Fate returns 50-year-old Wolverine jersey to owner | News | The Press and Standard

by | December 2, 2016 5:00 am

Last Updated: December 2, 2016 at 2:52 pm

Class of 1966 Colleton High Wolverine Football players honored.

By CINDY CROSBY
cindyc4@yahoo.com

On Nov. 21, former Colleton High School football player Abraham North found out where his Wolverine football jersey had been for the past 50 years.

NORTH. Abraham North, Wolverine MVP for ’66, proudly holds the football jersey which he wore during his junior and senior seasons at Colleton High and his recognition award from his former classmates. Photo by Cindy Crosby

NORTH. Abraham North, Wolverine MVP for ’66, proudly holds the football jersey which he wore during his junior and senior seasons at Colleton High and his recognition award from his former classmates. Photo by Cindy Crosby

The revelation was part of the Colleton High Class of 1966 celebration honoring its former football players in a ceremony held at the Ray T. Johnson Center. Three players — Abraham North, Herbert Elliott and Francis Simmons — were on hand for the ceremony during which they were recognized for their contributions to the Wolverines football team.

Coach Leroy Womble, who served as an assistant under head coach Ernest P. Wooten in 1966, formally presented Abraham North with his 50-year-old authentic Wolverine football jersey. North, a star tackle, guard and middle linebacker for the Wolverines, was the recipient of the Most Valuable Player Award as a senior at Colleton High.
So where has North’s jersey been for the past 50 years? The heartwarming story surrounding its return to North, after half a century, is surely one of fate.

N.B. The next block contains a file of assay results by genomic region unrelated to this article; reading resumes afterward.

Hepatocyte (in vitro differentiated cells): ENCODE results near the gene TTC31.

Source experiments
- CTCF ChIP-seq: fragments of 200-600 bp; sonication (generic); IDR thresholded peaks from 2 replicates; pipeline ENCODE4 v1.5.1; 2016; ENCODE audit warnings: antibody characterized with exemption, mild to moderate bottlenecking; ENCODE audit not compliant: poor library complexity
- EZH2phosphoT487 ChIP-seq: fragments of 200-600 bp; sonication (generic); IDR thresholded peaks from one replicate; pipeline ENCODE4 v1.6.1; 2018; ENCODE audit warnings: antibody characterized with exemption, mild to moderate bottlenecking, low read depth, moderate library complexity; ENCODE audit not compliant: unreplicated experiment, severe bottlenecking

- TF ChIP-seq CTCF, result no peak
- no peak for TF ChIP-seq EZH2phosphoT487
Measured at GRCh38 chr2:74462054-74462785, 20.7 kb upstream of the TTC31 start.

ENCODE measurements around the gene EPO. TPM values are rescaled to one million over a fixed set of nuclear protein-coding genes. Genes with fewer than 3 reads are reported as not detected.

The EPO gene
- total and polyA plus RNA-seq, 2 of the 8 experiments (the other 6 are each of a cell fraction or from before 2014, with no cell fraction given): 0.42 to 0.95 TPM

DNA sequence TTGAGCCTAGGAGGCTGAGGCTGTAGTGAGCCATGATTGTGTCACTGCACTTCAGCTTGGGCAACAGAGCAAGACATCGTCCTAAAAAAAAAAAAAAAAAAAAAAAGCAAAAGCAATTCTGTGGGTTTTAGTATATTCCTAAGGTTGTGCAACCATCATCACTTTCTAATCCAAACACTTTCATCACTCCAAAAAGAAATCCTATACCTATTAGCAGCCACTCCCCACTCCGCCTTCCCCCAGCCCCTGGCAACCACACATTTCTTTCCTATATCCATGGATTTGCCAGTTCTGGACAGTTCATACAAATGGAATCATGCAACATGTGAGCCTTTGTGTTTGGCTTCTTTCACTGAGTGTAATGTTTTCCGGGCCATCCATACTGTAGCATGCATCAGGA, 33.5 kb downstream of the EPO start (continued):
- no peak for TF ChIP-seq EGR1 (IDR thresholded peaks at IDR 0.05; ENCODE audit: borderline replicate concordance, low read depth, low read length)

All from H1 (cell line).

On May 26, 1966, as the school year wound down and graduation approached, senior Lewis Brown came upon a Wolverine jersey underneath the bleachers in the gym at Colleton High. Brown, himself a Wolverine basketball and baseball player who helped lead his team to a Lower State Championship, took the No. 54 purple and gold Wolverine jersey home that day.

WOLVERINES. Lewis Brown shares stories about the Wolverines during the program. Photo by Cindy Crosby

WOLVERINES. Lewis Brown shares stories about the Wolverines during the program. Photo by Cindy Crosby

Following the summer of ‘66, Brown went go off to college. After graduating in 1970, he moved to New York, where he spent the next 46 years, eventually retiring from the New York State Department of Labor.  Just recently, Brown moved back to the Lowcountry – and that is when fate stepped in.

This past summer, Brown attended a cookout with a few of his former Colleton High classmates in Cottageville.  There, he had a chance meeting with Abraham North. The two former Wolverine athletes caught up with each other’s lives while reminiscing over memorabilia.

As North was showing Brown his three Bronze Medals and Combat Infantryman Badge for serving in the 3rd Squadron, 5th Armored Cavalry in Vietnam, an old Wolverine football roster captured Brown’s attention. Moments later, Brown came to realize the No. 54 Wolverine jersey, which he’d had in his possession for nearly 50 years, belonged to the very same man sitting just a few feet away from him and holding three Bronze Medals — Abraham North.